What is Most Threatening About Antibiotic-resistant Pathogens?
NOV 30, 2016 | CONTAGION EDITORIAL STAFF
Lauri A. Hicks, DO, captain, US Public Health Service, director, Office of Antibiotic Stewardship, medical director, Get Smart: Know When Antibiotics Work, Division of Healthcare Quality Promotion, Centers for Disease Control and Prevention, examines the threat that antibiotic resistance poses to modern medicine.
Interview Transcript (slightly modified for readability)
“[What’s particularly worrisome is] the potential for infections, particularly gram-negative infections, to spread in a way that [would leave us with no] opportunities or any antibiotics that are effective for those types of infections. We have some good treatment options for [Staphylococcus] aureus infections that are resistant, MRSA, which is the most common gram-positive resistant organism that we talk about frequently. The other types of infections that I’m really worried about are the infections that are caused by the bacteria that tend to live in our gut but can enter into, say, our urinary tract systems, or can potentially cause a bloodstream infection or an intra-abdominal infection. We’re seeing more and more of these types of gram-negative bacteria, and an example is [Escherichia] coli, that are highly resistant to multiple types of [antibiotics].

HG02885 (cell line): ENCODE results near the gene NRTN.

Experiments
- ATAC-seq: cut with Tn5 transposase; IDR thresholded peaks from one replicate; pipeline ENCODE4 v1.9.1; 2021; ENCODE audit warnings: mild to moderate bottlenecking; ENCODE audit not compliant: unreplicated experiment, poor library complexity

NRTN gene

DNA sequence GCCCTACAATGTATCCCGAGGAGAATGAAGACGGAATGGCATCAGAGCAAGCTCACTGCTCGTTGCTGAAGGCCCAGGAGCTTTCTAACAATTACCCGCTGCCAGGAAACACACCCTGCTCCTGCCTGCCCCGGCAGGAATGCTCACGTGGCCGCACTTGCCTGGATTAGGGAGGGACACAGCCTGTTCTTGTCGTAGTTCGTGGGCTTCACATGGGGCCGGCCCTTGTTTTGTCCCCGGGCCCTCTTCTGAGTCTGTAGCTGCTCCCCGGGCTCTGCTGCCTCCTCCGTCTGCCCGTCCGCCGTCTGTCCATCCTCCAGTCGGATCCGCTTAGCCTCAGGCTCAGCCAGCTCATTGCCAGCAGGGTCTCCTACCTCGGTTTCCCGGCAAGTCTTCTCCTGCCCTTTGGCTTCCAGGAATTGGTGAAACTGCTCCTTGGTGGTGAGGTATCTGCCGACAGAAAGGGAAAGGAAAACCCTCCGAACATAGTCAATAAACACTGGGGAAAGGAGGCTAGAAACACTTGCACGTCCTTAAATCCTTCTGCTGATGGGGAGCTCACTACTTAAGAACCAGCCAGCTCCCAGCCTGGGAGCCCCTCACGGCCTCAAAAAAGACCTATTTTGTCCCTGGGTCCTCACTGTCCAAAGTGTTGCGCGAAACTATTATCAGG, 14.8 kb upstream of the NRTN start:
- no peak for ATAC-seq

We’re already in a situation where we have very few or sometimes no options for treatment. If we continue on this path we really may be in a situation where common infections, [like] a urinary tract infection, [or] a case of a patient who has an outpatient pneumonia, someone who injures their leg and gets an infection in their leg, that these infections that we once thought we could treat with an oral antibiotic, will now either require a hospitalization or we’d be in a situation where we couldn’t treat it at all.
That’s what really keeps me up at night, that we need to be thinking “okay, well what do we do in this scenario?” I think what we talked about earlier is really how we have to tackle this. This is not any individual’s fault. We need to think about this as a collective problem that we can all come together to fight. We also have to make sure that we engage all the different stakeholders that can play a role in addressing this problem.”
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